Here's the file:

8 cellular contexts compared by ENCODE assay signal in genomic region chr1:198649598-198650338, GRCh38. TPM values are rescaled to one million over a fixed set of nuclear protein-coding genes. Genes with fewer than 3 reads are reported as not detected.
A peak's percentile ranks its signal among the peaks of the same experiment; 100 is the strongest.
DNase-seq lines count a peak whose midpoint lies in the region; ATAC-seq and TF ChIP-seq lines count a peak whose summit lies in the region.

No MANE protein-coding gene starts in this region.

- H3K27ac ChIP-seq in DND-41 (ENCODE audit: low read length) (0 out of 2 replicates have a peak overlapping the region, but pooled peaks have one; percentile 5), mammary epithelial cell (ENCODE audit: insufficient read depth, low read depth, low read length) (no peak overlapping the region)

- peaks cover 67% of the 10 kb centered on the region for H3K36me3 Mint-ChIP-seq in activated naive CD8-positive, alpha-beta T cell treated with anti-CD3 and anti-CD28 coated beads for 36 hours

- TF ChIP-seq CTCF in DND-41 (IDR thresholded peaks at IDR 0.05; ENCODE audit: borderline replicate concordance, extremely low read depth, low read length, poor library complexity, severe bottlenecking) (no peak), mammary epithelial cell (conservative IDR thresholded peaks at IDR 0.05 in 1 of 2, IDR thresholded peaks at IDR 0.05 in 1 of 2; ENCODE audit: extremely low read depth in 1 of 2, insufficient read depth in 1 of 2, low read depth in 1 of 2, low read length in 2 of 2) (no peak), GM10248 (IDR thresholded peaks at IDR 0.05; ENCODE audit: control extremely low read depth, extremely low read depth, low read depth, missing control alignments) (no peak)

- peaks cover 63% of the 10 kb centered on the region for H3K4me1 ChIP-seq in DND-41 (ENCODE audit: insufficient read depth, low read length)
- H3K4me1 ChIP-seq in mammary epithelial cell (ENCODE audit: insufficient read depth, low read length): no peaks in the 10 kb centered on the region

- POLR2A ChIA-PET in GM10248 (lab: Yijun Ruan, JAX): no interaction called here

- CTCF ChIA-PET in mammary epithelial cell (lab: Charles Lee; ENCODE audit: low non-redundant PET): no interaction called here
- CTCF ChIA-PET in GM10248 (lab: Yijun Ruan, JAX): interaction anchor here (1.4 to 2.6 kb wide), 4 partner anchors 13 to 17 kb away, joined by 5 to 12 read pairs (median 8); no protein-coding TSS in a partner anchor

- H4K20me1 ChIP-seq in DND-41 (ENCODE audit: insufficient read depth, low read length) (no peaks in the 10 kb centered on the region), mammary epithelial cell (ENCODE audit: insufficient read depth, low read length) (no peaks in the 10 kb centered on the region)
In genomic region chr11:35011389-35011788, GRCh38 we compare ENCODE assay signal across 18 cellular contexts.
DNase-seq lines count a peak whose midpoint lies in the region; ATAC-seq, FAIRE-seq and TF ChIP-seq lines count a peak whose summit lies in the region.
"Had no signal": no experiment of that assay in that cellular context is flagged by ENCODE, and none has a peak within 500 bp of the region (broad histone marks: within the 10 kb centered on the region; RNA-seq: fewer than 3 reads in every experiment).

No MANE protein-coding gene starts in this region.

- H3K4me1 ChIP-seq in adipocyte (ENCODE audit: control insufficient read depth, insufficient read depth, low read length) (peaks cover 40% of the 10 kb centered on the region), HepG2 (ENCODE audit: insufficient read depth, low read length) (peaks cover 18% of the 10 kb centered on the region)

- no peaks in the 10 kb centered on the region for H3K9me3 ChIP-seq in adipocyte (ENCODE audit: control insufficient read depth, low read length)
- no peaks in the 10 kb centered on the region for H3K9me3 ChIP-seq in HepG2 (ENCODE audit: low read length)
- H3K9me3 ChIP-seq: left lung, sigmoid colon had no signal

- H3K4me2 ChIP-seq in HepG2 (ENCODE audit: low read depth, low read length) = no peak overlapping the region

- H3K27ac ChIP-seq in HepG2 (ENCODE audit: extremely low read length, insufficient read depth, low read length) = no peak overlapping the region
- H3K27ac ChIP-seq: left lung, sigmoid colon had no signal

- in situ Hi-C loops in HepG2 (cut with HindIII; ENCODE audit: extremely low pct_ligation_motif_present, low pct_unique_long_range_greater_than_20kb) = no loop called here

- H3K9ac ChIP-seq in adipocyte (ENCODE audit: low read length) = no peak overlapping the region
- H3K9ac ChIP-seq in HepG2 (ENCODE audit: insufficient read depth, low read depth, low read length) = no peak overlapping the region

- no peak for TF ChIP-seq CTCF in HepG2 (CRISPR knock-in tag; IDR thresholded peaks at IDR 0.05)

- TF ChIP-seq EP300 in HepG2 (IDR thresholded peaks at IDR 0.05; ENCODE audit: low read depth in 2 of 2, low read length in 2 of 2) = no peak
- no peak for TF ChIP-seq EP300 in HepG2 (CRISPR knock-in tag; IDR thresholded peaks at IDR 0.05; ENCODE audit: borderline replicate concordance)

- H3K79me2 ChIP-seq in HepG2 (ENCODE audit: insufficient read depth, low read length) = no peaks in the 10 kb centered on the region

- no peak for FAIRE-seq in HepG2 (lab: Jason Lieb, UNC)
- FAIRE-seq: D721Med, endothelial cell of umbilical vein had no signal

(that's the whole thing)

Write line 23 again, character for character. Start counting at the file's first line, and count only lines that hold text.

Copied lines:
- H3K27ac ChIP-seq in HepG2 (ENCODE audit: extremely low read length, insufficient read depth, low read length) = no peak overlapping the region